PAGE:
This is part of my master thesis that I'm about to finish currently.
I am accepting key material from two sources:
- From a TPM, or Hardware-backed Keystore. There we need the whole 32 Bytes (256 bits) for maximum security.
- From a Paper Key, or user input. Assuming we can get ~6 bits of randomness we need at least 42 characters. Going with the more pessimistic ~4.5 bits per character we need at least 56 characters to reach 256 bits strength.
The next step is to calculate candidate values per
Slot information is stored on disk and readable for an attacker.
Potential Slot Key and the slot specific
Salt I generate a
512 bits key stream for the following components:
Encrypted Master Keyfrom the first 256 bits.
Encrypted Noncefrom the next 128 bits, where I discard the first 32 bits because I need the lower 96 bits only.
Check Valuefrom the last 128 bits.
Check Value matches the one stored on disk I know that the user input is valid and I can decrypt the super block with chacha20-poly1305.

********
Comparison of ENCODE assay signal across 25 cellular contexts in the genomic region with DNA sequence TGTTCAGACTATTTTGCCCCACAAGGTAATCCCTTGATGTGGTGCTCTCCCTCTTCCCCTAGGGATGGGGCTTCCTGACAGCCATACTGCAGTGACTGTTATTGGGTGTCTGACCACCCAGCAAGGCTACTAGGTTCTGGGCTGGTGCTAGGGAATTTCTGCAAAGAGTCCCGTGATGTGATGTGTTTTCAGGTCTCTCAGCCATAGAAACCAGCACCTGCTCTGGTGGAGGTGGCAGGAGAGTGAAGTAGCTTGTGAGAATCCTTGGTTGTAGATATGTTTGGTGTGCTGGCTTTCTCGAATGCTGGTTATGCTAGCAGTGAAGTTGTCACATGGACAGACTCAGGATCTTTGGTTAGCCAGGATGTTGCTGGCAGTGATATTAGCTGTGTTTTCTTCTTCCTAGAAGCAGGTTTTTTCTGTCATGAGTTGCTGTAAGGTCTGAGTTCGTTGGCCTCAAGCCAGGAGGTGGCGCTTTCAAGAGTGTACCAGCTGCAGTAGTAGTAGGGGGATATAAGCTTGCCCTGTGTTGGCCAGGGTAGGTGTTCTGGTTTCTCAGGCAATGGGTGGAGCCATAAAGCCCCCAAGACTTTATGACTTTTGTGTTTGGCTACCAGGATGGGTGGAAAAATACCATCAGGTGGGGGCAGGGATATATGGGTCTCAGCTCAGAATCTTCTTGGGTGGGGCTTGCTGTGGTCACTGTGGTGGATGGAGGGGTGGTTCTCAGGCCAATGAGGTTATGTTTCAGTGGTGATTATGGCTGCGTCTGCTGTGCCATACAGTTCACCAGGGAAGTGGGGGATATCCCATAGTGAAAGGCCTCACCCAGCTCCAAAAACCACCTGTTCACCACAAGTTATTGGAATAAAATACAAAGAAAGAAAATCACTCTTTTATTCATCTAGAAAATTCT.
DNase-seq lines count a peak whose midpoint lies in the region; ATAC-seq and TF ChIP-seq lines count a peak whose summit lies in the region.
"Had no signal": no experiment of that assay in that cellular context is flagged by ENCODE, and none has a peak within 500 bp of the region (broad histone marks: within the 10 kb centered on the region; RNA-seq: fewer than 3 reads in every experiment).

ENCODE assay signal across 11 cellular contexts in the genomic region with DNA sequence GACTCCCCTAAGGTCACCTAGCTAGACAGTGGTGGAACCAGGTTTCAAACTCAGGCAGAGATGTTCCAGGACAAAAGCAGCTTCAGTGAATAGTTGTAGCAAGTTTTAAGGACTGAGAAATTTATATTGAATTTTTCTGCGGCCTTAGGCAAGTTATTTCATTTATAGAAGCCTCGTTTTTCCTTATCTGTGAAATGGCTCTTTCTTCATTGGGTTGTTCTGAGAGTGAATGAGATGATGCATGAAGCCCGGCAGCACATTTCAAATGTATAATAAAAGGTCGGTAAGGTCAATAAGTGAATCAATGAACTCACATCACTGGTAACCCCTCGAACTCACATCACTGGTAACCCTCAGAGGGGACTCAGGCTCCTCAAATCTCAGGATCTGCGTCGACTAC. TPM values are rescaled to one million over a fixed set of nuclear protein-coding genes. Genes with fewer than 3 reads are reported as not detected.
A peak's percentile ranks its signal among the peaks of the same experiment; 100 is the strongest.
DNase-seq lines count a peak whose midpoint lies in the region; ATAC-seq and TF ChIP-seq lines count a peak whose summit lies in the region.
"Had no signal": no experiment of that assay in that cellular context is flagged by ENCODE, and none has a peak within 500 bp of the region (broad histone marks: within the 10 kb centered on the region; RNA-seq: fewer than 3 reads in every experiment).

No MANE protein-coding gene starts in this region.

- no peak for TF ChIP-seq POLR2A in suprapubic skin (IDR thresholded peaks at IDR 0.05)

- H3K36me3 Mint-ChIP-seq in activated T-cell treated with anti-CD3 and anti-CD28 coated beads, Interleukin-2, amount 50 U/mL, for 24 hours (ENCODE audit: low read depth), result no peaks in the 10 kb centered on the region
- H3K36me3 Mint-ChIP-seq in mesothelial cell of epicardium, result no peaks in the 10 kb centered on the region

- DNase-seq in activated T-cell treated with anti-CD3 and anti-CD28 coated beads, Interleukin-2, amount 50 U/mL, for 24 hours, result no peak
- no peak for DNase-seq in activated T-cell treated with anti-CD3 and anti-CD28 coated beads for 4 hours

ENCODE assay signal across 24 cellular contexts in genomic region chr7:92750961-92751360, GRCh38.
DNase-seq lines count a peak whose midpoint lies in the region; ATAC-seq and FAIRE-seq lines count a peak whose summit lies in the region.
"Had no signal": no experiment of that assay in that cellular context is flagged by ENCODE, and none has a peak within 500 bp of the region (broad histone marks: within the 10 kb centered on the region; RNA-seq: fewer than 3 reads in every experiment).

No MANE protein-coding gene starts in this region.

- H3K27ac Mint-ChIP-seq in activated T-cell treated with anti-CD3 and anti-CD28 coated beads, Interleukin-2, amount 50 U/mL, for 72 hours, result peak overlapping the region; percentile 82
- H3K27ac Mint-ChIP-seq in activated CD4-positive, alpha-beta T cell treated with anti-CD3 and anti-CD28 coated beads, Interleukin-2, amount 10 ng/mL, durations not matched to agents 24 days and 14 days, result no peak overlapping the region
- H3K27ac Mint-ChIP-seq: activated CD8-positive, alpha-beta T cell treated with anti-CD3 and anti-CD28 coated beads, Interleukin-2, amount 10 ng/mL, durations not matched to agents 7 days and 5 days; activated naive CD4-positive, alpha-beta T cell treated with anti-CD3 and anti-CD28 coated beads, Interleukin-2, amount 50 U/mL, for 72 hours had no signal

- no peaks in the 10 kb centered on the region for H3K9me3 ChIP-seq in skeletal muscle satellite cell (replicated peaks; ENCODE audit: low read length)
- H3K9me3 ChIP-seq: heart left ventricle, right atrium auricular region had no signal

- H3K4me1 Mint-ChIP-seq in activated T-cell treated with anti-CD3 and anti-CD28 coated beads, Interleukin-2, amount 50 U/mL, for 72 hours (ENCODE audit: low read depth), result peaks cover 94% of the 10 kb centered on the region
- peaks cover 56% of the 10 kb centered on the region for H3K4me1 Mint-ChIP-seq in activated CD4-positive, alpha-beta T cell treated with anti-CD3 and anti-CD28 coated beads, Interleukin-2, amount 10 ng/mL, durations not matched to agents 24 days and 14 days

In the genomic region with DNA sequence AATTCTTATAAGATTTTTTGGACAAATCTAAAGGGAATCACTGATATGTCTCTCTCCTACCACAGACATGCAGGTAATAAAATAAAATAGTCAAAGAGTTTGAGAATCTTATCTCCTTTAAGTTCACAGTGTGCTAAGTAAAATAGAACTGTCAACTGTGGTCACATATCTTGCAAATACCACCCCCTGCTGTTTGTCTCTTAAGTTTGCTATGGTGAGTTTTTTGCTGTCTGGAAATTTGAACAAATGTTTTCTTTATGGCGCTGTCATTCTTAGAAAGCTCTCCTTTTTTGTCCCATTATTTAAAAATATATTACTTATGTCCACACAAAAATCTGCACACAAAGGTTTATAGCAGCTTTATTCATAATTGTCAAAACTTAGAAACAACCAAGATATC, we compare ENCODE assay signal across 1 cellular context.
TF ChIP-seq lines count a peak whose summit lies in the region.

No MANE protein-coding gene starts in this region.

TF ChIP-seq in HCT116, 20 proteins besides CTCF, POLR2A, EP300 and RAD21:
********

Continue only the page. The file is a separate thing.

Why so complicated?
The idea is that a user can synchronise the encrypted data over multiple devices and access it with convenience of the platforms hardware security.
Even without synchronisation firmware upgrade can erase the contents of a TPM and we need the
Paper Key as a means to open the vault and include a new key with the current TPM.
One risk is that an attacker is able to use the
Check Value generated by Argon2 to reverse back to the
Encrypted Nonce or even
Encrypted Master Key.
I am inspired by the design of LUKS1 and LUKS2.
The 32 bits that are not used in the
Slot.Decryption Nonce XOR could be used for error detection.
This would not stop an attacker but allow the user to detect bit rot.